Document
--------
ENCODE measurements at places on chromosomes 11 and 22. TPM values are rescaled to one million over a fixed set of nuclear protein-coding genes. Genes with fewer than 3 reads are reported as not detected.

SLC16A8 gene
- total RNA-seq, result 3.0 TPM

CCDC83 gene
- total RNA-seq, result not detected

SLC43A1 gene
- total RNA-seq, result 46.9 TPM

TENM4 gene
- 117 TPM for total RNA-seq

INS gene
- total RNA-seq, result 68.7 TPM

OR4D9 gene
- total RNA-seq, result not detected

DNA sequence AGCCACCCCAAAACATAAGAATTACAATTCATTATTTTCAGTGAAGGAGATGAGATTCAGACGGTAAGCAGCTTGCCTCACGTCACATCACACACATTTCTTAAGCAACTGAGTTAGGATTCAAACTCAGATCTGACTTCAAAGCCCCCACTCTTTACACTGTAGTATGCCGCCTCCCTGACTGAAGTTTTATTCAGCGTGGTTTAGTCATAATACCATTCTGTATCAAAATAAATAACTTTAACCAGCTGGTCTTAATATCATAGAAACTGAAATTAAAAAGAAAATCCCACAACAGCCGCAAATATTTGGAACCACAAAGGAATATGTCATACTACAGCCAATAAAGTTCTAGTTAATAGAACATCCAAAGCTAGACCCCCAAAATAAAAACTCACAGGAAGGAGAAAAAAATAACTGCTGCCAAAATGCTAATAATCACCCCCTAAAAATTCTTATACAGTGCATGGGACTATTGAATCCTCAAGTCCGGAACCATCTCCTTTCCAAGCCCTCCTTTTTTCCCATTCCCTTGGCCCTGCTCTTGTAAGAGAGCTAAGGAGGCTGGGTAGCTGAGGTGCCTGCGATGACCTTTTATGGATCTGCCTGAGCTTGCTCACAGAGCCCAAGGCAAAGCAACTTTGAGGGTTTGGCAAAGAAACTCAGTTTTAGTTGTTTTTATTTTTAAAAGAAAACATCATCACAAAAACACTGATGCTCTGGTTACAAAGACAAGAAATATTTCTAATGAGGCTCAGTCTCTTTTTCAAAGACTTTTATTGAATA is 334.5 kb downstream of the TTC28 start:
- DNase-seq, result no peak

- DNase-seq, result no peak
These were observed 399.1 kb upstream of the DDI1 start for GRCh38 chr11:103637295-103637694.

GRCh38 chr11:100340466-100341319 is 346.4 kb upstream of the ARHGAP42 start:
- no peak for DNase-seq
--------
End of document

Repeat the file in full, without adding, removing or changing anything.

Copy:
ENCODE measurements at places on chromosomes 11 and 22. TPM values are rescaled to one million over a fixed set of nuclear protein-coding genes. Genes with fewer than 3 reads are reported as not detected.

SLC16A8 gene
- total RNA-seq, result 3.0 TPM

CCDC83 gene
- total RNA-seq, result not detected

SLC43A1 gene
- total RNA-seq, result 46.9 TPM

TENM4 gene
- 117 TPM for total RNA-seq

INS gene
- total RNA-seq, result 68.7 TPM

OR4D9 gene
- total RNA-seq, result not detected

DNA sequence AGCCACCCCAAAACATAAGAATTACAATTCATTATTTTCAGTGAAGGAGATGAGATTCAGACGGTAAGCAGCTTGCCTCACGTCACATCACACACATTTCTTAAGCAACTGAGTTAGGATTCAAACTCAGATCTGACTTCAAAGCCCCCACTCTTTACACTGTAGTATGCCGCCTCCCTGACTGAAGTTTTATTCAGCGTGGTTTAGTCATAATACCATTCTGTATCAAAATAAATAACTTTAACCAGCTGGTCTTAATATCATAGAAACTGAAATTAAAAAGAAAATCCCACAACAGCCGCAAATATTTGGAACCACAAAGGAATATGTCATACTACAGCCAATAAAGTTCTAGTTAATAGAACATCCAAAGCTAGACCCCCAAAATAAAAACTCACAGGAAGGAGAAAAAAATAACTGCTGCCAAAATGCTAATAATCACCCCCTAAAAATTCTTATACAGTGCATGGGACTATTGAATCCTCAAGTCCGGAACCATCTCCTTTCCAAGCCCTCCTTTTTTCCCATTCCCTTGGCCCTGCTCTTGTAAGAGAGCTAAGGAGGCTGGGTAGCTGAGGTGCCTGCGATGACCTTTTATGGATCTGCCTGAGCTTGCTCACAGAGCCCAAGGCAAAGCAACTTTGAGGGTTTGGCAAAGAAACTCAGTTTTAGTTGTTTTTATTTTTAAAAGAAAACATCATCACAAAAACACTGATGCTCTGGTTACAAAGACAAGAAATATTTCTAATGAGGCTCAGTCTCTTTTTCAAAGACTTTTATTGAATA is 334.5 kb downstream of the TTC28 start:
- DNase-seq, result no peak

- DNase-seq, result no peak
These were observed 399.1 kb upstream of the DDI1 start for GRCh38 chr11:103637295-103637694.

GRCh38 chr11:100340466-100341319 is 346.4 kb upstream of the ARHGAP42 start:
- no peak for DNase-seq